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Aerial panorama of the castle as it stands today. It was founded in the 11th century.
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So although at the most basic level the two systems were essentially the same – built for defensive and offensive strategies - there were vast differences in the designs, layouts, functions and capabilities of each. The burhs were essentially communal places, while the castles were run on a hierarchical system, with nobles being able to own more than one, although scattered throughout the kingdom as William sought to keep any chances of any one noble gaining too much control to a minimum. Burhs did not really get to establish themselves much further than Wessex as Alfred’s rule did not encompass all kingdoms. The burh system faded away quickly as the castle system was established and expanded upon, many structures lasting for centuries and some even to this day.

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"A [painting of a] late, Anglo-Saxon burh – defended by the raised, keep-capped mound."
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This essay was one I wrote as an assignment, while obtaining my University degree. I have included the reference list and bibliography - reference materials I used while writing - just as I’d had to for its submission. It has never before been published anywhere public, though. Images have been added for visual interest.

References:
1 Guthrum was the Viking leader of the Danelaw area of England, and tried to wage war against Wessex. The treaty was named the Treaty of Wedmore, according to the Anglo-Saxon Chronicle.

2 The Burghal Hidage is an Anglo-Saxon document providing a list of Wessex’s fortified burhs.
Burghal Hidage, retrieved 1 May 2009, from:
http://en.wikipedia.org/wiki/Burghal_Hidage

3 Cricklade, Wiltshire, England is the site of an Anglo-Saxon burh.
Jeremy Haslam, The Metrology of Anglo-Saxon Cricklade, pp 100, par 3, retrieved 7 May 2009 from:
http://ads.ahds.ac.uk/catalogue/adsdata/arch-769-1/ahds/dissemination/pdf/vol30/30_099_103.pdf

4 Goltho, Lincolnshire, England is the site of an Anglo-Saxon burh.
Goltho, Lincolnshire, England, retrieved 2 May 2009, from:
http://www.octavia.net/anglosaxon/earlyEnglishArchitecture.htm

5 Norman Medieval Stone Castles, retrieved 5 May 2009, from:
http://www.castles.me.uk/norman-medieval-stone-castles.htm

Bibliography:
Eric Fernie, The Architecture of Norman England, Oxford: Oxford University Press, 2002, retrieved 6 May 2009, from:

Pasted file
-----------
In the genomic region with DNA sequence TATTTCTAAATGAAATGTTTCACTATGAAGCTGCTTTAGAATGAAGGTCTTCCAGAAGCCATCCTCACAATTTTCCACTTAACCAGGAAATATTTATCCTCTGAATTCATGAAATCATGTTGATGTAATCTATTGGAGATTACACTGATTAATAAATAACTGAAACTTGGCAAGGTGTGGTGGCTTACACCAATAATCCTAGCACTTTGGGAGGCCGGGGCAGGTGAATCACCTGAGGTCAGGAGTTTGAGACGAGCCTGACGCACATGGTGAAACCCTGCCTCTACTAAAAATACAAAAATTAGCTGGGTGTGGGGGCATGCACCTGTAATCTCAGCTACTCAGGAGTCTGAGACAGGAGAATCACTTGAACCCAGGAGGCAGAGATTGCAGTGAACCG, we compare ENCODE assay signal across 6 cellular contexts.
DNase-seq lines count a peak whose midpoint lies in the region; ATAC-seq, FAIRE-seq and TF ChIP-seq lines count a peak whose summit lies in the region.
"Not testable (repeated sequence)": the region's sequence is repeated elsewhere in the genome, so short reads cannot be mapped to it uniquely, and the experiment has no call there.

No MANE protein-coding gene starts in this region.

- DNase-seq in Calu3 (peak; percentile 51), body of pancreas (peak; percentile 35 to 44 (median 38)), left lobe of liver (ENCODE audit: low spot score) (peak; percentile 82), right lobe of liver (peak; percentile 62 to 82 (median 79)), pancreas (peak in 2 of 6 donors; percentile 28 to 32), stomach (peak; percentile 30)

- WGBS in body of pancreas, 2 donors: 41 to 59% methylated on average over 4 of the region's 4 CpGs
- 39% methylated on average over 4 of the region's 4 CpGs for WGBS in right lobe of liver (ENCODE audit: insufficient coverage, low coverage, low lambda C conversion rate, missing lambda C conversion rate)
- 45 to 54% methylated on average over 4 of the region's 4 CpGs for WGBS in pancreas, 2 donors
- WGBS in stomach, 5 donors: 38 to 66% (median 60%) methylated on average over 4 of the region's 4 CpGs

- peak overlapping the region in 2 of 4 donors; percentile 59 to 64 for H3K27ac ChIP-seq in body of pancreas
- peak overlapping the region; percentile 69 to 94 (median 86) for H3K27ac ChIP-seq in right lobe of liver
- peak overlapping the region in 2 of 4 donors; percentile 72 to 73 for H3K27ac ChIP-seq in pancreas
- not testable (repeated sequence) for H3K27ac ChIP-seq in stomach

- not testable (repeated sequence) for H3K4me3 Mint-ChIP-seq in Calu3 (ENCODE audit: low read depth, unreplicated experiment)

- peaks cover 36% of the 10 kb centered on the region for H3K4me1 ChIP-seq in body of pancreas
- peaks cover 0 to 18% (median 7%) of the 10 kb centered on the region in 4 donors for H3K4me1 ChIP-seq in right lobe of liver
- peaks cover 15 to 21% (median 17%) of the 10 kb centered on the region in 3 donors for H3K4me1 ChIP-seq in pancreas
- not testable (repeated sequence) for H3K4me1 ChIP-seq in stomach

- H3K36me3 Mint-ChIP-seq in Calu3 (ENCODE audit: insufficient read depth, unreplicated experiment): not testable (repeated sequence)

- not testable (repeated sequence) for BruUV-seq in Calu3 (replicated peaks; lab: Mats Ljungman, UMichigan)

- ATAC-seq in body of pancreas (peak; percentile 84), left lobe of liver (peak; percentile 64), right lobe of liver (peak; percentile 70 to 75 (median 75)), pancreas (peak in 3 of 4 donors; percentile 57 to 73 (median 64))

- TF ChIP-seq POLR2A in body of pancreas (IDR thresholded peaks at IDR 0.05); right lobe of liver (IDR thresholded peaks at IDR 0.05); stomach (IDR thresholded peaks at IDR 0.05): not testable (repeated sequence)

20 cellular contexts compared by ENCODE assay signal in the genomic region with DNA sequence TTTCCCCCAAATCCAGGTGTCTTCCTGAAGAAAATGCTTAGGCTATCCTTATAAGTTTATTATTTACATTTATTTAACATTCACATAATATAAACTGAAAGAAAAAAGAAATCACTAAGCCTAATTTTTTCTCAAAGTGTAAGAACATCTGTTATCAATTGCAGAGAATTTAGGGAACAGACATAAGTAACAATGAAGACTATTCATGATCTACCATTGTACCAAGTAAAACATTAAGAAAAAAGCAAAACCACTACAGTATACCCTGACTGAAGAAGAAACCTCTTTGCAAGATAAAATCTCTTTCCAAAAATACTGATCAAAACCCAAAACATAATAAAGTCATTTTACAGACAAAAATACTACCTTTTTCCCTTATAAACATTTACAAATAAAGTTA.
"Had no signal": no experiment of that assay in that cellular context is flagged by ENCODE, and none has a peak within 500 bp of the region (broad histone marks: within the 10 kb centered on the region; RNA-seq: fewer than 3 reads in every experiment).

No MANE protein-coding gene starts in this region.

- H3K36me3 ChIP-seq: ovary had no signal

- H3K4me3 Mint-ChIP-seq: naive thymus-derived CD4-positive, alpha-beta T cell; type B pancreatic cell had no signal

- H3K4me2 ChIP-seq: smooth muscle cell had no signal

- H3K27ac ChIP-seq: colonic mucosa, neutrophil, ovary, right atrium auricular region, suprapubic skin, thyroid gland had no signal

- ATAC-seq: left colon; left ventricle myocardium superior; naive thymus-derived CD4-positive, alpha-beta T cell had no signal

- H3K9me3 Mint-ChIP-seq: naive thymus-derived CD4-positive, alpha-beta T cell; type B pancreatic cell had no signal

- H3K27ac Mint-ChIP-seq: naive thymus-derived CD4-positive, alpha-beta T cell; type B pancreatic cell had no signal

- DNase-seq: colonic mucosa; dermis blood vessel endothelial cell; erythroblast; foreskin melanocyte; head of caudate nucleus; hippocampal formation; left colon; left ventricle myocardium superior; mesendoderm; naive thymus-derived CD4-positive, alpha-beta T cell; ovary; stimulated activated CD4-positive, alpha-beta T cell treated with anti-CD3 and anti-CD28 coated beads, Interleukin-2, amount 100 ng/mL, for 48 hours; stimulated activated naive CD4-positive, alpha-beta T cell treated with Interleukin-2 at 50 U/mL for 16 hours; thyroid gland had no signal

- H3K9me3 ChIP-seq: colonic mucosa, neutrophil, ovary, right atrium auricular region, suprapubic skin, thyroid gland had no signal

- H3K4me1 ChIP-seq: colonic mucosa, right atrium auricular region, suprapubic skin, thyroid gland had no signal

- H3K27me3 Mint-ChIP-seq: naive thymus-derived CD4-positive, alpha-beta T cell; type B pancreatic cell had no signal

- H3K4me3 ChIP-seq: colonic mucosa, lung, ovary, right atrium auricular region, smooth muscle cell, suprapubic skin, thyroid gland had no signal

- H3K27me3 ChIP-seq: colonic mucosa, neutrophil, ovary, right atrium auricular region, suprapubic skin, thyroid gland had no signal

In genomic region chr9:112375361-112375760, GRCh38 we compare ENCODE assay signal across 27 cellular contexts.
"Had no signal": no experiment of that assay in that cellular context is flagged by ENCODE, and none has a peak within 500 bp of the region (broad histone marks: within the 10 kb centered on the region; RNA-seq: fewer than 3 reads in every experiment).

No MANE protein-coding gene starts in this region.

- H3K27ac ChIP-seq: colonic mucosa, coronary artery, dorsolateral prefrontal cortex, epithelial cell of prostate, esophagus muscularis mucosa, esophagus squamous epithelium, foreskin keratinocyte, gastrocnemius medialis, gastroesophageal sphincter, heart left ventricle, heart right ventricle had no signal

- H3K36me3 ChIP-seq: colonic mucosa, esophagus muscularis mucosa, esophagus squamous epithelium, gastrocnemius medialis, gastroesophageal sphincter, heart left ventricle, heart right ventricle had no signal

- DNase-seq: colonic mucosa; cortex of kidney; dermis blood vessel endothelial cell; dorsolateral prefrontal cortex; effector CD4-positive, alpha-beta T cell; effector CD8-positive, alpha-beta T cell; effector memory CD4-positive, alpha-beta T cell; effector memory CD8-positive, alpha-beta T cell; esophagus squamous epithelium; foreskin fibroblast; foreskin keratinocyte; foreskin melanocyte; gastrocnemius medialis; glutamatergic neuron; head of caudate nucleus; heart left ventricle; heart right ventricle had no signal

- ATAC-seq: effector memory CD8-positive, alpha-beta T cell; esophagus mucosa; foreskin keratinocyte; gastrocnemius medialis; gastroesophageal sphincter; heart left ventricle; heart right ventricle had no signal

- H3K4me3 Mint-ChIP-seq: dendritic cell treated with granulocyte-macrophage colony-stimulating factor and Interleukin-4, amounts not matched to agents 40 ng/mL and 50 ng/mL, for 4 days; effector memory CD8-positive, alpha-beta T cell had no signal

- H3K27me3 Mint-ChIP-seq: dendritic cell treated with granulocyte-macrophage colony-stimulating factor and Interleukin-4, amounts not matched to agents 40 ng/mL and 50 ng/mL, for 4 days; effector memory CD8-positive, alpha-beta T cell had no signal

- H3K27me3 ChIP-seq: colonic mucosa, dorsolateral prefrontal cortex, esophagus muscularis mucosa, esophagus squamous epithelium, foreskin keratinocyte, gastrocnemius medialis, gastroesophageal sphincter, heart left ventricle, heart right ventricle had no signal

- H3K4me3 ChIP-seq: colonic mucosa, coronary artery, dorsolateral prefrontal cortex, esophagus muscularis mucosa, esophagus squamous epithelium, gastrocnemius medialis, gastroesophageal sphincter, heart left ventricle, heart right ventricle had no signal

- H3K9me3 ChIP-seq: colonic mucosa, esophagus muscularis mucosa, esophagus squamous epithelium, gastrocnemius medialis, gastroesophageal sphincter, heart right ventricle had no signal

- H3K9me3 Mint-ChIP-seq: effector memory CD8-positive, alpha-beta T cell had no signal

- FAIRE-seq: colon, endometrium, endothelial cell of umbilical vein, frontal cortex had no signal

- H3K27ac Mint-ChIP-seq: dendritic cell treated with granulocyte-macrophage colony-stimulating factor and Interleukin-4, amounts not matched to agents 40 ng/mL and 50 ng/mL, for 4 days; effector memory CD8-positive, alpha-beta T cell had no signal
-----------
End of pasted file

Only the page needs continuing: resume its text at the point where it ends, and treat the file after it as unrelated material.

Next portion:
http://books.google.com/books?id=jMURu7Hfx6kC&pg=PA50&lpg=PA50&dq=layout+medieval+castle+norman+england&source=bl&ots=YMIUaJ0BN-&sig=021Tt5o8Y5njZWDjkU0naJquuUY&hl=en&ei=2SUFSs7yE4va6gPX4P2sAw&sa=X&oi=book_result&ct=result&resnum=8#PPA68,M1

Gies, Joesph & Frances, Life in a Medieval Castle, New York: Harper & Row, 1974

Platt, Colin, The Castle in Medieval England and Wales, London: Martin Secker & Warburg Ltd, 1982

Pounds, N.J.G, The Medieval Castle in England and Wales, A social and political history, Cambridge: Cambridge University Press, 1990

Salter, Mike, The Castles of Wessex, Worcestershire: Folly Publications, 2002

Nigel Saul, The Oxford Illustrated History of Medieval England, Oxford: Oxford University Press, 1977

P.H. Sawyer, From Roman Britain to Norman England, Oxon: Routledge, 1998

Thompson, M.W, The Rise of the Castle, Cambridge: Cambridge University Press, 1991

Anglo-Saxon Burhs, retrieved 6 May 2009, from:
http://lovelyoldtree.wordpress.com/2008/05/28/anglo-saxon-burhs/

Burghal Hidage, retrieved 1 May 2009, from:
http://en.wikipedia.org/wiki/Burghal_Hidage

Burhs, retrieved 1 May 2009, from:
http://www.britainexpress.com/architecture/burhs.htm

Early English Architecture, retrieved 6 May 2009, from:
http://www.octavia.net/anglosaxon/earlyEnglishArchitecture.htm

Imperial Measurements, retrieved 7 May 2009, from:
http://gwydir.demon.co.uk/jo/units/length.htm

Jeremy Haslam, The Metrology of Anglo-Saxon Cricklade, pp 100, par 3, retrieved 7 May 2009 from:
http://ads.ahds.ac.uk/catalogue/adsdata/arch-769-1/ahds/dissemination/pdf/vol30/30_099_103.pdf

Motte and Bailey, retrieved 1 May 2009, from:
http://en.wikipedia.org/wiki/Motte-and-bailey

Motte and Bailey Castle, retrieved 1 May 2009, from:
http://www.eng-h.gov.uk/mpp/mcd/mbc.htm

Motte and Bailey Castles and Ringworks, retrieved 1 May 2009, from:
http://www.castlewales.com/motte.html

The English Castle, retrieved 5 May 2009, from:
http://www.britannia.com/history/david2.html

Town Life, retrieved 6 May 2009, from:
http://www.btinternet.com/~timeref/townlife.htm

Massey University extramural paper 148.113 course material.


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(extra tags: #geopolis #medieval)